Villains such as The Sandman and Electro are somewhat gimmick-oriented in terms of their powers. Their motivations appear straightforward. They have given up being blue-collar working stiffs after acquiring their new abilities and now wish to earn money through stealing. While the dynamic of hero vs. villain remains, there is an underlying hint of the older, more cynically worldly blue-collar, working-class villain taking part in a culture clash with the more academically oriented and still optimistic superhero.
What an Angst-Ridden Audience Wanted
Battling such pompous, self-absorbed exaggerations of common authority figures must have struck a nerve with the audience reading the stories when they were first published. The stories targeted an audience of readers that had grown out of the childish DC Comics titles and wanted something geared towards their comprehension level. They also preferred more realistic themes, even if the stories themselves lacked the sophistication they would develop eventually. What allowed The Amazing Spider-Man to strike a nerve with its readers was the ability to tap into teen angst among the disaffected. Peter Parker's troubles with the bully jock, Flash Thompson, likely struck hundreds of thousands of nerves. Setting up Spider-Man to do battle with villains that reflect scores of obnoxious adults contend with daily strikes another.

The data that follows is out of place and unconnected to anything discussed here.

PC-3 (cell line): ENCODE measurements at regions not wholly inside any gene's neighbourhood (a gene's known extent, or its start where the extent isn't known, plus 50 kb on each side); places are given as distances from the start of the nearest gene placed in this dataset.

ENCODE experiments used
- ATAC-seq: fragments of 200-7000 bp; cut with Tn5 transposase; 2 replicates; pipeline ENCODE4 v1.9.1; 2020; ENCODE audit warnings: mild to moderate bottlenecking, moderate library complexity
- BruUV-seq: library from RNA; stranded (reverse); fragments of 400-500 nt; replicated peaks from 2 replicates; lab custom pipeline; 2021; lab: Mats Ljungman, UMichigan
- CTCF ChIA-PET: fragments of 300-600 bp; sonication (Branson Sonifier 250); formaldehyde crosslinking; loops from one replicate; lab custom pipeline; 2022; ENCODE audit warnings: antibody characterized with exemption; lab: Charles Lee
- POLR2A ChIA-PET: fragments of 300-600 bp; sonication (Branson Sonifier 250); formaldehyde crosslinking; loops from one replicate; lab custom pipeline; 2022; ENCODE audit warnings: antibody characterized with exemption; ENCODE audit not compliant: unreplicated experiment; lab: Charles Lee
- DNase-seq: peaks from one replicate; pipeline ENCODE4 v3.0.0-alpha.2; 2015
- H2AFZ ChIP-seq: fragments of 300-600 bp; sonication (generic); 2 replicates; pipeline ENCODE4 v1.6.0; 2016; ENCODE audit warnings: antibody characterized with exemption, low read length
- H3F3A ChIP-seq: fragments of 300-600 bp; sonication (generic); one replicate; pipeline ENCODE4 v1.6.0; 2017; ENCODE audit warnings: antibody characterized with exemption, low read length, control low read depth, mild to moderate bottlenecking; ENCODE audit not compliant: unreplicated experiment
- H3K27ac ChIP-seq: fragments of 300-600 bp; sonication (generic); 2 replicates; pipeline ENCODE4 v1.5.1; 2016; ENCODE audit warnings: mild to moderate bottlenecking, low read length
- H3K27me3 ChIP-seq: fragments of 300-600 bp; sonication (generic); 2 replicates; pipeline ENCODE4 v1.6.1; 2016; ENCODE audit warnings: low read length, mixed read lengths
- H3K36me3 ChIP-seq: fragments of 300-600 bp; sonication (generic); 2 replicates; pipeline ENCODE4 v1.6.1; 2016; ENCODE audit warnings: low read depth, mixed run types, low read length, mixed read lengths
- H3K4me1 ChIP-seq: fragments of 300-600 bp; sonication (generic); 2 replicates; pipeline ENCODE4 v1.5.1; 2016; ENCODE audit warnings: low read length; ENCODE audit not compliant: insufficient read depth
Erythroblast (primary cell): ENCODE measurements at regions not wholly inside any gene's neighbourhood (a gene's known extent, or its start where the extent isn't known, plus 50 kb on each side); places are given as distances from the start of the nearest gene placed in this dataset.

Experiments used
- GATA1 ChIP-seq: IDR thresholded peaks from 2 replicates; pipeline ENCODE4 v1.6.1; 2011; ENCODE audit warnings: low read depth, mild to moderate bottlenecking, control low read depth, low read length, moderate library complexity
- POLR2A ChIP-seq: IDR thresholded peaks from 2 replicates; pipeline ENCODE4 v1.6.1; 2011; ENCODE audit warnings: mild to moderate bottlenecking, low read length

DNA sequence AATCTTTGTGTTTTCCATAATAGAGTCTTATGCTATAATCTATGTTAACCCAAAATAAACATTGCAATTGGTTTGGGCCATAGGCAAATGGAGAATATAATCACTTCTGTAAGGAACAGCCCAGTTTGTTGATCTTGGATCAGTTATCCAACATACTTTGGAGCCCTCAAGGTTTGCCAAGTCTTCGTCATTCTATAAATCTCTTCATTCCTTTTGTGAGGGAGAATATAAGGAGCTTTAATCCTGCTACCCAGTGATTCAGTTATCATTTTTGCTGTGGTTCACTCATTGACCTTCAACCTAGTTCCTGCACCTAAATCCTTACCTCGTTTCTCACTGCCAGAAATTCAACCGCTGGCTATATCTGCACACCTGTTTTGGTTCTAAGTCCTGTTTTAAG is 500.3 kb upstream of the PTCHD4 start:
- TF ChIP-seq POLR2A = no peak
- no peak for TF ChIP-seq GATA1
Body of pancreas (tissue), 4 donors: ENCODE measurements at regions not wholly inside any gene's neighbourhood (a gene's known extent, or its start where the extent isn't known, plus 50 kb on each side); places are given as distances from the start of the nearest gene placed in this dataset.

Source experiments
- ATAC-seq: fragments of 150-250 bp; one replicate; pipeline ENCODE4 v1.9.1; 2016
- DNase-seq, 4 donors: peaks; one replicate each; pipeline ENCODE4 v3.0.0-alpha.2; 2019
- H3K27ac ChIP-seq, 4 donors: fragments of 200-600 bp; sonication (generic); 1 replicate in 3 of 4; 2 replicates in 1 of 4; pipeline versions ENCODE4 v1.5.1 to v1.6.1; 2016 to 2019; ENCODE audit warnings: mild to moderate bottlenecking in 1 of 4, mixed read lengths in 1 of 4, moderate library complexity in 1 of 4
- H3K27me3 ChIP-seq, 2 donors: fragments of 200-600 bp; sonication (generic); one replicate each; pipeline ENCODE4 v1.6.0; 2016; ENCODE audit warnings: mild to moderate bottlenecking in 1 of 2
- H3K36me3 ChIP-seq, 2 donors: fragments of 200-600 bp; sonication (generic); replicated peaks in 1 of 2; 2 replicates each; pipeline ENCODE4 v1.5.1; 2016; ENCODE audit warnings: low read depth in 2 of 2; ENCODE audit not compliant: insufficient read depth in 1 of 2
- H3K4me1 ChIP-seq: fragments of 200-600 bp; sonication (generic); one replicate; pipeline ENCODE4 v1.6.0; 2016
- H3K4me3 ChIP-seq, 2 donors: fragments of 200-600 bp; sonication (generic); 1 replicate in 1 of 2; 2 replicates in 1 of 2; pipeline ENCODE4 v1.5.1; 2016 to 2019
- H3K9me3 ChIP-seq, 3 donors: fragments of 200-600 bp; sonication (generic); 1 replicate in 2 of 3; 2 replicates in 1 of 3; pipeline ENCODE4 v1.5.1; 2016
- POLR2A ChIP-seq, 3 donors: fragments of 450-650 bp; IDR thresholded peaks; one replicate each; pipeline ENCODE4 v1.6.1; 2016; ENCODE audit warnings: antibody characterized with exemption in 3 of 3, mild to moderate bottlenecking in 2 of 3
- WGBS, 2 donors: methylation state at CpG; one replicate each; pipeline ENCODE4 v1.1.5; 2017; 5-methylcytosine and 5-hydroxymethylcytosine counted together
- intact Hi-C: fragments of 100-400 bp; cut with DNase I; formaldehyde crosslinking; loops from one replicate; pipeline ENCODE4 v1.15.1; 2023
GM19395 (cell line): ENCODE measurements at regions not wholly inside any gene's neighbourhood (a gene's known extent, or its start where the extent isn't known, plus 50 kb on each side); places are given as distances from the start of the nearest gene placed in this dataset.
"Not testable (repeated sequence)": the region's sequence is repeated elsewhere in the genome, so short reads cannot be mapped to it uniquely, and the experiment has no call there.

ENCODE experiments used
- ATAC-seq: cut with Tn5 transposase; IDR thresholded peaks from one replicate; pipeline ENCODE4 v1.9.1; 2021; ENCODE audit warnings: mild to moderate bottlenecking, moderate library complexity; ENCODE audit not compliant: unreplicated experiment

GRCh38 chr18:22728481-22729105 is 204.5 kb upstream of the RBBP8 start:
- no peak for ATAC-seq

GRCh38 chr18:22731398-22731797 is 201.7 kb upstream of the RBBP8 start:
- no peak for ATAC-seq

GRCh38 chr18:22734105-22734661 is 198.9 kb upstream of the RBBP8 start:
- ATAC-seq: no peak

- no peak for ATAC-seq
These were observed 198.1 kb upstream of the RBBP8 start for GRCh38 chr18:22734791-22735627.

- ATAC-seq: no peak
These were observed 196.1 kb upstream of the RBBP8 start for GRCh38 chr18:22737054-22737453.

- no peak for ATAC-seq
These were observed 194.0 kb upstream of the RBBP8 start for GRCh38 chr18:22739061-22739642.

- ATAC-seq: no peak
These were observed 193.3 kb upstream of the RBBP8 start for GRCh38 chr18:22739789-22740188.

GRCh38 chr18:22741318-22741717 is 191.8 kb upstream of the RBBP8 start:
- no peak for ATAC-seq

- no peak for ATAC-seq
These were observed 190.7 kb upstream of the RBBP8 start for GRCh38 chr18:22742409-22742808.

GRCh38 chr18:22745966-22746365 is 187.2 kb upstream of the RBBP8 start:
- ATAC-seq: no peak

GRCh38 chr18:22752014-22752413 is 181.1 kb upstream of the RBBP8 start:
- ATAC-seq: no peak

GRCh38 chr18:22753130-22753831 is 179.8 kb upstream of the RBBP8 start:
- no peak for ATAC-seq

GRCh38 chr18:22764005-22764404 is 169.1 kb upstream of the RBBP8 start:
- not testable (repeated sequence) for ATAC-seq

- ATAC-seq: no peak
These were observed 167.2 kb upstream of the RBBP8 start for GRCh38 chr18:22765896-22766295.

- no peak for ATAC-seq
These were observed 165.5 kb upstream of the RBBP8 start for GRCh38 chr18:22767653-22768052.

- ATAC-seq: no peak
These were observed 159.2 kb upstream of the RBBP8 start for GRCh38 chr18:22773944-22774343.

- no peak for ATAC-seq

The Lizard Marks a Villainous Departure
Yet, Lee and Ditko did manage to find other takes on the nemeses that the web-slinger battled. The Lizard is best illustrative of such a villain.
The Lizard remains one of the more interesting characters because he is, in essence, a split personality. Dr. Curt Connors not only physically becomes The Lizard, but the Lizard becomes a sentient being with its own mind. There is no Curt Connors to as Dr. Connors maintains a separate personality.
Little difference exists between the older Connors and the younger Parker. Both are brilliant scientists driven to succeed. However, Connors reflects a dangerous warning to the young Parker about what can happen when work becomes so obsessive to the point of self-destruction. Dr. Connors becomes consumed by his work, literally. He becomes his life work, literally. As a result, Connors, the good person, disappears. In his place arrives The Lizard, a villain Spider-Man seeks not to bring down, but one the hero must save from himself in a cautionary story.
The Years Progress and So Do the Villains
The Amazing Spider-Man's second year would bring forth timeless villains such as The Green Goblin, Mysterio, and others. The garish "villain look" remained until the late 1960s, leaving only thanks to the different art style of John Romita. Moving Peter from high school to college also led to a change in more complex stories instead of the more commonly simplistic ones of the first 36 issues. If there were one trait that did endear through the series for several years, it would be the unique underpinning themes of the age and cultural differences between the hero and his villains.
[For those interested in more reflections on the classic Spider-Man books, please check out TwoMorrows Publishing's magazines Alter Ego and Back Issue]